Ed Driscoll

REDNECK PLANET: In Redneck Nation,

REDNECK PLANET: In Redneck Nation, Michael Graham wrote that during the civil rights movement of the 1960s, the left castigated the South for its obsession with race, and then, rather than moving towards a color-blind society as Martin Luther King had rightly demanded, became race and double-standard-obsessed itself.

In a recent Tech Central Station piece, Lee Harris writes that the philosophy contained in the late Edward Said’s Orientalism, a book which became the intellectuals’ guidebook on the Middle East, is itself a strain of racism:

Orientalism is sophistry; but one that worked quite well as an ideology, as sophistries so often do. Because the West could not see the East from the East’s point of view, it could not judge the actions of Easterners by our own ethical standards.

Now there are two ways to take this. One is defensible, and it means that no one in the West has the right to interfere with the ethical standards that the Easterners chose for themselves, when they are on their own lands and around their own hearths. The other is madness, and it means that we are not permitted to judge the actions of the Easterners even when these actions are directed toward us; and even when they are clearly meant to harm us.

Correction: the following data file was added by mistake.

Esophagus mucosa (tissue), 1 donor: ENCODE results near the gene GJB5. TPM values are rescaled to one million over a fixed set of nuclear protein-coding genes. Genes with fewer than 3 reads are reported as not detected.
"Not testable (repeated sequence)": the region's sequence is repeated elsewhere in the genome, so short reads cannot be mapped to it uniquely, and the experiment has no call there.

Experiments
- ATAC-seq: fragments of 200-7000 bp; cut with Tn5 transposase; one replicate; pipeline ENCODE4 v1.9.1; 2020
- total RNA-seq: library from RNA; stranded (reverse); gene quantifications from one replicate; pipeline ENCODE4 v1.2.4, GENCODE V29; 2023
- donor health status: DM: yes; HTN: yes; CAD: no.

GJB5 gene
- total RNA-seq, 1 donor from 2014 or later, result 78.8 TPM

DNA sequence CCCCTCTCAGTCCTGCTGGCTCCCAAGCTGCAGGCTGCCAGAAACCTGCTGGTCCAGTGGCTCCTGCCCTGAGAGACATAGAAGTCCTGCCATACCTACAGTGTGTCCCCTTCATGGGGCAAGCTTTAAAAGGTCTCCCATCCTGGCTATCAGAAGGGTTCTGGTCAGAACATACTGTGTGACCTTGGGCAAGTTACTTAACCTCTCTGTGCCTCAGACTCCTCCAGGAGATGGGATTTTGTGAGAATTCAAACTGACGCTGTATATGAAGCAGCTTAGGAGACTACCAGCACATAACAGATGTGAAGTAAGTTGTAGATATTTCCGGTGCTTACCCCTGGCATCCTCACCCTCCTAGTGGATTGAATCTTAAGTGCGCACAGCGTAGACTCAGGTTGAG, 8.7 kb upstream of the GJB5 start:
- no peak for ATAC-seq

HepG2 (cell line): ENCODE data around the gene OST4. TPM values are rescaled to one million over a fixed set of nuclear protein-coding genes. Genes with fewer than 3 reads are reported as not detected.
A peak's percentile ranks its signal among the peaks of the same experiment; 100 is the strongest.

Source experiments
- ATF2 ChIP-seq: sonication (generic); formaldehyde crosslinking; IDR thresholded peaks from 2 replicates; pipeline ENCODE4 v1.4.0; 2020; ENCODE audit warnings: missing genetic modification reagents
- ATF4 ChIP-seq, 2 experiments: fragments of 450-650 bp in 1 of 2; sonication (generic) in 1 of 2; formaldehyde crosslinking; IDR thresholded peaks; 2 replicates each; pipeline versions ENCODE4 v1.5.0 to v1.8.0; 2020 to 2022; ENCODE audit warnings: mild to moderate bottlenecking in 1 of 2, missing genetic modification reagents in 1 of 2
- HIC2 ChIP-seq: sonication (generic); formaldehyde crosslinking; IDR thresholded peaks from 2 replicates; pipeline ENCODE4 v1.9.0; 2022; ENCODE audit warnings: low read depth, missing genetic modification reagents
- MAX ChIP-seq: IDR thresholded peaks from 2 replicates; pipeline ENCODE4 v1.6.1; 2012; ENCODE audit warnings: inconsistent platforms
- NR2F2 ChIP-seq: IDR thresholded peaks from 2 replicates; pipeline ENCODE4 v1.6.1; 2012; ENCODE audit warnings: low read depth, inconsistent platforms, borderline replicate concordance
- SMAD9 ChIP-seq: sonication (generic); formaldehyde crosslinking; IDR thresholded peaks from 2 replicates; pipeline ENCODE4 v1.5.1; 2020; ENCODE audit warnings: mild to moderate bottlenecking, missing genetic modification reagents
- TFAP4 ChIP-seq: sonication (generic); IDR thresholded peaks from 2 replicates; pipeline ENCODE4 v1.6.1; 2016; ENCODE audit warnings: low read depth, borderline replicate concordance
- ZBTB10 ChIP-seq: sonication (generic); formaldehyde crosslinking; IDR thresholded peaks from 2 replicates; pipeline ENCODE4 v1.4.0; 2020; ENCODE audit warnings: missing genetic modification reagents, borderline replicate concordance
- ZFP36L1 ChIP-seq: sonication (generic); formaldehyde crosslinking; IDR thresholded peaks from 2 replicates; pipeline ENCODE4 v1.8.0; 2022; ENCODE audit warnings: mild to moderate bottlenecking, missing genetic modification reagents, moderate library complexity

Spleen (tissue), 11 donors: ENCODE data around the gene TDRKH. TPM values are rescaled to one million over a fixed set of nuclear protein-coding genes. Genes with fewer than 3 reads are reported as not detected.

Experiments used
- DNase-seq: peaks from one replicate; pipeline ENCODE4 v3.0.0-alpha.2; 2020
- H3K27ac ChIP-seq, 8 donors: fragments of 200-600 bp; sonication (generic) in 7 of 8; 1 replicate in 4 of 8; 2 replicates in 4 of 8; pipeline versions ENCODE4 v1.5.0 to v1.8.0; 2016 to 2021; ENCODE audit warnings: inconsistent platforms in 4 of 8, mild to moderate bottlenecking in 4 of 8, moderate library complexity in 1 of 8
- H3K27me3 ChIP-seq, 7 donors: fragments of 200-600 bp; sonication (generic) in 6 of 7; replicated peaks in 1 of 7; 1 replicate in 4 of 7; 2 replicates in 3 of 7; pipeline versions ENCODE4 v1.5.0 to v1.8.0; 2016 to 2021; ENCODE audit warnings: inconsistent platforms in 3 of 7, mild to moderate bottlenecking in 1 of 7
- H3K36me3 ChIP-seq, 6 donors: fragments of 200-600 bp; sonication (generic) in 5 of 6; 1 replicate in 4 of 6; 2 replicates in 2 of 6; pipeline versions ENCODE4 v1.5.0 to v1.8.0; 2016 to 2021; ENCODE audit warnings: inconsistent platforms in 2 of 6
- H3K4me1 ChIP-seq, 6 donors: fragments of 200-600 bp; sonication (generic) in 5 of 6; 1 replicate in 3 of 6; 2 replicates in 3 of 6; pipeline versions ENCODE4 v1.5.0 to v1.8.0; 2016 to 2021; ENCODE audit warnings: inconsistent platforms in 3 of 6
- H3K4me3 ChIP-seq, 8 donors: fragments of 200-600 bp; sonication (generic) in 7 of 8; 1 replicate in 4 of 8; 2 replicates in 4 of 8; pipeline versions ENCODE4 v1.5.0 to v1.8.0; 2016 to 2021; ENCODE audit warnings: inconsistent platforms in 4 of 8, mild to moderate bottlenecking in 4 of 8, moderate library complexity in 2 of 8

Does it need to be pointed out that such an ideology dehumanizes the very people whose interests it is supposed to be defending? If we exempt a group of people, like the Palestinians and the Arabs, from normal ethical demands we make on Europeans, Americans, and the Asians, are we respecting their culture, or pitying them for having such a rotten one? To say that we must apply a whole new set of ethical rules to the Arabs implies that they are not fit to be judged by ours. Furthermore, to fail even to bring our ethical standards to their attention, is to imply very strongly that they could not appreciate these standards if we did.

Thus Orientalism is racism turned to the advantage of the group that is being discriminated against. You cannot judge us the way you judge yourselves; therefore, you must lower the standards for us — and continue to lower it until we tell you to stop.

As Harris writes, “To refuse to allow others to rise to your standard because you believe that they are inherently inferior to you is simple racism; but to refuse to demand that others rise to your standard for the same reason is also racism — just a tad less blatant, and far more cruel.”

(Found via The New Criterion’s Stefan Beck. Be sure to read Beck’s comments on Harris’s article.)